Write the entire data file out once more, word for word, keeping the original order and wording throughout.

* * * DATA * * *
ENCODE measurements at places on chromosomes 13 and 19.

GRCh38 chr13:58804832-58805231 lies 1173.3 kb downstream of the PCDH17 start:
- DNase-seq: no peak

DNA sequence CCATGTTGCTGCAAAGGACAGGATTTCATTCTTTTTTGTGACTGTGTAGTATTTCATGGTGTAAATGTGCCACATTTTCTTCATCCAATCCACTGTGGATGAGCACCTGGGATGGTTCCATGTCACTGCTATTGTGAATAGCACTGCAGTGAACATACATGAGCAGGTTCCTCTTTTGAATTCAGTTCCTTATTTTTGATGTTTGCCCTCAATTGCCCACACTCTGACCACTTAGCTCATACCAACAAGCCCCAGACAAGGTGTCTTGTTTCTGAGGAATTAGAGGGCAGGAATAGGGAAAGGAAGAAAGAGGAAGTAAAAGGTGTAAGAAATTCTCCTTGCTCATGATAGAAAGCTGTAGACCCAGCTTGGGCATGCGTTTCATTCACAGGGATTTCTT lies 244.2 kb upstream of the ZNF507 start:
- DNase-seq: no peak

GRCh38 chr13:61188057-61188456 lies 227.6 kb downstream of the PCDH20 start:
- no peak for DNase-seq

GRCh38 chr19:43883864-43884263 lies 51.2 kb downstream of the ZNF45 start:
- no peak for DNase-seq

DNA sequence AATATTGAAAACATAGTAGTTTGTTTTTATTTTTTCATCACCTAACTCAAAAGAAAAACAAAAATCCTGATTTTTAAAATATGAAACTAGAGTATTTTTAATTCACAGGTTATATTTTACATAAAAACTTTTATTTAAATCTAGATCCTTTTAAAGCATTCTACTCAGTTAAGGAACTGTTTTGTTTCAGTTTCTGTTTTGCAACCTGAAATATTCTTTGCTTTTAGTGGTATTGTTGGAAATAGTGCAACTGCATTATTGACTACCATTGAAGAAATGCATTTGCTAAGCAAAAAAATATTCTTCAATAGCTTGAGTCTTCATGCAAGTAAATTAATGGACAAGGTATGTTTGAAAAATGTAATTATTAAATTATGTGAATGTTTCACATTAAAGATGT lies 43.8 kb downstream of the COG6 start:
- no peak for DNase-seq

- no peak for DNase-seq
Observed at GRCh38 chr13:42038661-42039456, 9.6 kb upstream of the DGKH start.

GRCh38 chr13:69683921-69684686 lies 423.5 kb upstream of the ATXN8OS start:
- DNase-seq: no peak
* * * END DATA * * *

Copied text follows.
ENCODE measurements at places on chromosomes 13 and 19.

GRCh38 chr13:58804832-58805231 lies 1173.3 kb downstream of the PCDH17 start:
- DNase-seq: no peak

DNA sequence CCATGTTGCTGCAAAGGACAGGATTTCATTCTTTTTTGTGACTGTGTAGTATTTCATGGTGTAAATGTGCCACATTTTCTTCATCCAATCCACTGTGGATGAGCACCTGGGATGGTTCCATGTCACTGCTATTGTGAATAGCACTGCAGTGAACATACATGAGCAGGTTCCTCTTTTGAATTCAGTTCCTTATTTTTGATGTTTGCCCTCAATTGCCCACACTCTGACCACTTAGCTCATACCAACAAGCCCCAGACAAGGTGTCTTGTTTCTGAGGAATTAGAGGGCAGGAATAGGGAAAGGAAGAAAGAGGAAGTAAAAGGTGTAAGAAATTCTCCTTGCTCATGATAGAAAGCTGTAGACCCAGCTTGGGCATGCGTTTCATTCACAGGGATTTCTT lies 244.2 kb upstream of the ZNF507 start:
- DNase-seq: no peak

GRCh38 chr13:61188057-61188456 lies 227.6 kb downstream of the PCDH20 start:
- no peak for DNase-seq

GRCh38 chr19:43883864-43884263 lies 51.2 kb downstream of the ZNF45 start:
- no peak for DNase-seq

DNA sequence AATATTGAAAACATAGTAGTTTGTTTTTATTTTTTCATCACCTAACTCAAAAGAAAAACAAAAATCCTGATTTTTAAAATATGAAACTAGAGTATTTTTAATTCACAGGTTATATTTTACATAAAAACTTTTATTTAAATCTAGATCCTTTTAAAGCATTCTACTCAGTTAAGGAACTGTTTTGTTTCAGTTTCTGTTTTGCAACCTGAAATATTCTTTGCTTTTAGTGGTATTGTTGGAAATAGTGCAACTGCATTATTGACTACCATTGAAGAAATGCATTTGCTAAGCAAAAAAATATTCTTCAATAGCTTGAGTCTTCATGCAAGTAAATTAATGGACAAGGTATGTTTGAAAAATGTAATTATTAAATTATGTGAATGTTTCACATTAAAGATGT lies 43.8 kb downstream of the COG6 start:
- no peak for DNase-seq

- no peak for DNase-seq
Observed at GRCh38 chr13:42038661-42039456, 9.6 kb upstream of the DGKH start.

GRCh38 chr13:69683921-69684686 lies 423.5 kb upstream of the ATXN8OS start:
- DNase-seq: no peak